“It’s been pretty seamless.”

Power offered his thoughts on the Aeroscreen and how he believes the windshield combined with the elements of a Halo would provide tremendous protection.

“I’m so impressed with how quickly all this came together,” Power said. “To have the first run in and really no major issues, it’s just like Scott said, the tear-offs are obviously something they’re going to work on, how they fit and glare on the inside with what paint you put on and such. But the vision is fine. There’s no problem doing a stint with bugs and such that get on the screen.

“It’s just little things that need to be worked on that it’s honestly — I’m so happy that we have it. It’s really a huge step in safety, and I think it’s the best of both worlds. You’ve got the halo and you’ve got a screen, so I think that you’ll see other open-wheel categories follow suit because there’s just — you think about it, when you’ve driven it for a day, you’re going to feel naked without it. If you took it off, you’d feel pretty naked because there’s not much protection there. So, very happy that we’re moving ahead with it.”

The two drivers were so impressed with the first run with the Aeroscreen, they would be confident to enter a race with it this weekend if possible. Before that happens, however, there will be more testing including next Monday at Barber Motorsports Park in Birmingham, Alabama; October 15 at Richmond Raceway and November 2 at Sebring International Raceway.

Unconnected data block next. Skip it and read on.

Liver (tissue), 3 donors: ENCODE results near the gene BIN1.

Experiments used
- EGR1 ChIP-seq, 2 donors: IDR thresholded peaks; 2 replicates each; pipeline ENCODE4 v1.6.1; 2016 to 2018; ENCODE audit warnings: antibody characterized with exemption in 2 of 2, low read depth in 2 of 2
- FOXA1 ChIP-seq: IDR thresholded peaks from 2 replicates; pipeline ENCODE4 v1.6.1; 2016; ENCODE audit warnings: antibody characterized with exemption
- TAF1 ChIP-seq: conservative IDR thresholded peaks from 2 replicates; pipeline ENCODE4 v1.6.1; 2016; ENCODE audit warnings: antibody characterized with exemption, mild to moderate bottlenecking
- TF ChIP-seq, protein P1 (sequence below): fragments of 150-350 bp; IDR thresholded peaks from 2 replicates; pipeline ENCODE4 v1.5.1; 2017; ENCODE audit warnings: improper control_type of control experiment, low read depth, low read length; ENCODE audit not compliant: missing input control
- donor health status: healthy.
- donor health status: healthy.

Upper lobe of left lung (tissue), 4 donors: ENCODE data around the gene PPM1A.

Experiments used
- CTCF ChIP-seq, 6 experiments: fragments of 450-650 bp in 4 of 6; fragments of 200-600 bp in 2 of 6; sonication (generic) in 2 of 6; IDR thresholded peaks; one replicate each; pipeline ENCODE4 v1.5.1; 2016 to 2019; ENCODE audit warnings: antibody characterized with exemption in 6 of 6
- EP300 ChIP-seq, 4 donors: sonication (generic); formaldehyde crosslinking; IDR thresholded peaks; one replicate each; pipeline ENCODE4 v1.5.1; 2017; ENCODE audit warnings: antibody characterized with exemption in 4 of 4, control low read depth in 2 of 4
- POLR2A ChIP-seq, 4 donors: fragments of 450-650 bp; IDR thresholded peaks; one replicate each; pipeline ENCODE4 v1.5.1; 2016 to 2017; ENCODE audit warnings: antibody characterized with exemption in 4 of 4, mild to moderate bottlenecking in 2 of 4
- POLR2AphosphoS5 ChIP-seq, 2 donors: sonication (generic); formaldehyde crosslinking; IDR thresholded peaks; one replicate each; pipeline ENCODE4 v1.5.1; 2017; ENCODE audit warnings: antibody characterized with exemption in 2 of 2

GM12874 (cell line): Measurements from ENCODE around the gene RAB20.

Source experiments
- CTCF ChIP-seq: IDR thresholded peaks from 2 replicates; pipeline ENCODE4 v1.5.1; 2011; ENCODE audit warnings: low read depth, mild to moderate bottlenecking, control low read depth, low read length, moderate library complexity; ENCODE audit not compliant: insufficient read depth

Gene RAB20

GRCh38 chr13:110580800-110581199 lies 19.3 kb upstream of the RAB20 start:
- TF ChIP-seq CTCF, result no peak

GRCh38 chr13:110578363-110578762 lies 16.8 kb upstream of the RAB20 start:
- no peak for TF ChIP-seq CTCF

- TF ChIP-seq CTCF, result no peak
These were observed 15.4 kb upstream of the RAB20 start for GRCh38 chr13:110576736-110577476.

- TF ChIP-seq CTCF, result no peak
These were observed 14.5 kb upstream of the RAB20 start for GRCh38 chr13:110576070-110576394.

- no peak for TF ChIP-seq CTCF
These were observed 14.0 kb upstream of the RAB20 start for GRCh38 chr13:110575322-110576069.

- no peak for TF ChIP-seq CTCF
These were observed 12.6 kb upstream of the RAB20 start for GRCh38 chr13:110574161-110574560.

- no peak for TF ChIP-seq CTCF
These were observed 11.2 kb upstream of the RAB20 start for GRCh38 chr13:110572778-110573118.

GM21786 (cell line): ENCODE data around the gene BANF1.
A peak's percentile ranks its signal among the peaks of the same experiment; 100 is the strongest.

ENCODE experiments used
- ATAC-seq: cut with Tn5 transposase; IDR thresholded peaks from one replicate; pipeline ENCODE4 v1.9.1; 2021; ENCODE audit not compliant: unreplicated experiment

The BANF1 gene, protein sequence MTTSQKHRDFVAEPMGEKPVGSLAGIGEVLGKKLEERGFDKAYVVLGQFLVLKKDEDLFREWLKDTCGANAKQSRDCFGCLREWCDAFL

After those tests are completed, it is expected to be approved for all races beginning with the 2020 NTT IndyCar Series season.

“You could race this weekend, no problem,” Power told NBC Sports.com. “You could do that. That wouldn’t be an issue. That shows what good of a job they’ve done just bolting it straight on. So that’s what you get when you work with the best people in the game like Red Bull Technologies and obviously IndyCar, as well, and all the partners involved. You get a product like this, which is pretty seamless, you know, straight in.”

Dixon agreed with Power’s assessment.

“I think as we’ve been working on it today, there’s some configurations that you could adjust, and those might be personal things, as well, but I think it’s spot on,” Dixon told NBC Sports.com. “It’s good to go.

“But we’d be the only two with it. I think there’s only two of them so far.”

More will be made after INDYCAR goes over the testing data and makes some changes to improve airflow and cooling.